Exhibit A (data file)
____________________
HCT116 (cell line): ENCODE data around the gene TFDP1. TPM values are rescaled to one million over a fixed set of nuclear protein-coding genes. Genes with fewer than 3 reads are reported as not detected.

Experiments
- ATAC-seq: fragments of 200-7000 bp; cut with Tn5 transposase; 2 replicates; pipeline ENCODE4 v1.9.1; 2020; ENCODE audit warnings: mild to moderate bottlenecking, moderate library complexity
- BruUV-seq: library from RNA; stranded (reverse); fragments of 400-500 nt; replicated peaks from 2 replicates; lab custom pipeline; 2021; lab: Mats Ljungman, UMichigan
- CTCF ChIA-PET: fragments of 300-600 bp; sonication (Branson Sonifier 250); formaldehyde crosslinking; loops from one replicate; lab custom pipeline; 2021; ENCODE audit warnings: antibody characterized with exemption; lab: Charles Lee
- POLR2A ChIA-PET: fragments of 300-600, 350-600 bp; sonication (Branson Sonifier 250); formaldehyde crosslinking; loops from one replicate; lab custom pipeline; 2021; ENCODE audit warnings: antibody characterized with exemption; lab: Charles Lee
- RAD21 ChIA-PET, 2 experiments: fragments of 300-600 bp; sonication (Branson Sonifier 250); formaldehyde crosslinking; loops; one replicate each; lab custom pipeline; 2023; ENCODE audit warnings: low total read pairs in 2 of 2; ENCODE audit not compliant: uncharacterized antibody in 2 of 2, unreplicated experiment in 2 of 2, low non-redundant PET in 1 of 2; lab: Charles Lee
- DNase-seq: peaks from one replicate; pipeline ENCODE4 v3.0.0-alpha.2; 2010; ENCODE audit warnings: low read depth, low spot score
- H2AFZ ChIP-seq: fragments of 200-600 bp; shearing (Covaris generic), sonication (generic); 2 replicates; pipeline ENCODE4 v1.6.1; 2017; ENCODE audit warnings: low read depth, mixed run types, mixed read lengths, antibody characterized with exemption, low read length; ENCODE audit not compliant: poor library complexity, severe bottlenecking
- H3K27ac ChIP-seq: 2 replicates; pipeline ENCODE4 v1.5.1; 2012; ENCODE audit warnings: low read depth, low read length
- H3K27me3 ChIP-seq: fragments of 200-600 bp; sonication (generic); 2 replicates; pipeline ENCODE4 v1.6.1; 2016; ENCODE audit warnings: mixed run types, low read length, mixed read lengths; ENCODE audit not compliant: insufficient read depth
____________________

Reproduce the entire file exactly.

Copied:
HCT116 (cell line): ENCODE data around the gene TFDP1. TPM values are rescaled to one million over a fixed set of nuclear protein-coding genes. Genes with fewer than 3 reads are reported as not detected.

Experiments
- ATAC-seq: fragments of 200-7000 bp; cut with Tn5 transposase; 2 replicates; pipeline ENCODE4 v1.9.1; 2020; ENCODE audit warnings: mild to moderate bottlenecking, moderate library complexity
- BruUV-seq: library from RNA; stranded (reverse); fragments of 400-500 nt; replicated peaks from 2 replicates; lab custom pipeline; 2021; lab: Mats Ljungman, UMichigan
- CTCF ChIA-PET: fragments of 300-600 bp; sonication (Branson Sonifier 250); formaldehyde crosslinking; loops from one replicate; lab custom pipeline; 2021; ENCODE audit warnings: antibody characterized with exemption; lab: Charles Lee
- POLR2A ChIA-PET: fragments of 300-600, 350-600 bp; sonication (Branson Sonifier 250); formaldehyde crosslinking; loops from one replicate; lab custom pipeline; 2021; ENCODE audit warnings: antibody characterized with exemption; lab: Charles Lee
- RAD21 ChIA-PET, 2 experiments: fragments of 300-600 bp; sonication (Branson Sonifier 250); formaldehyde crosslinking; loops; one replicate each; lab custom pipeline; 2023; ENCODE audit warnings: low total read pairs in 2 of 2; ENCODE audit not compliant: uncharacterized antibody in 2 of 2, unreplicated experiment in 2 of 2, low non-redundant PET in 1 of 2; lab: Charles Lee
- DNase-seq: peaks from one replicate; pipeline ENCODE4 v3.0.0-alpha.2; 2010; ENCODE audit warnings: low read depth, low spot score
- H2AFZ ChIP-seq: fragments of 200-600 bp; shearing (Covaris generic), sonication (generic); 2 replicates; pipeline ENCODE4 v1.6.1; 2017; ENCODE audit warnings: low read depth, mixed run types, mixed read lengths, antibody characterized with exemption, low read length; ENCODE audit not compliant: poor library complexity, severe bottlenecking
- H3K27ac ChIP-seq: 2 replicates; pipeline ENCODE4 v1.5.1; 2012; ENCODE audit warnings: low read depth, low read length
- H3K27me3 ChIP-seq: fragments of 200-600 bp; sonication (generic); 2 replicates; pipeline ENCODE4 v1.6.1; 2016; ENCODE audit warnings: mixed run types, low read length, mixed read lengths; ENCODE audit not compliant: insufficient read depth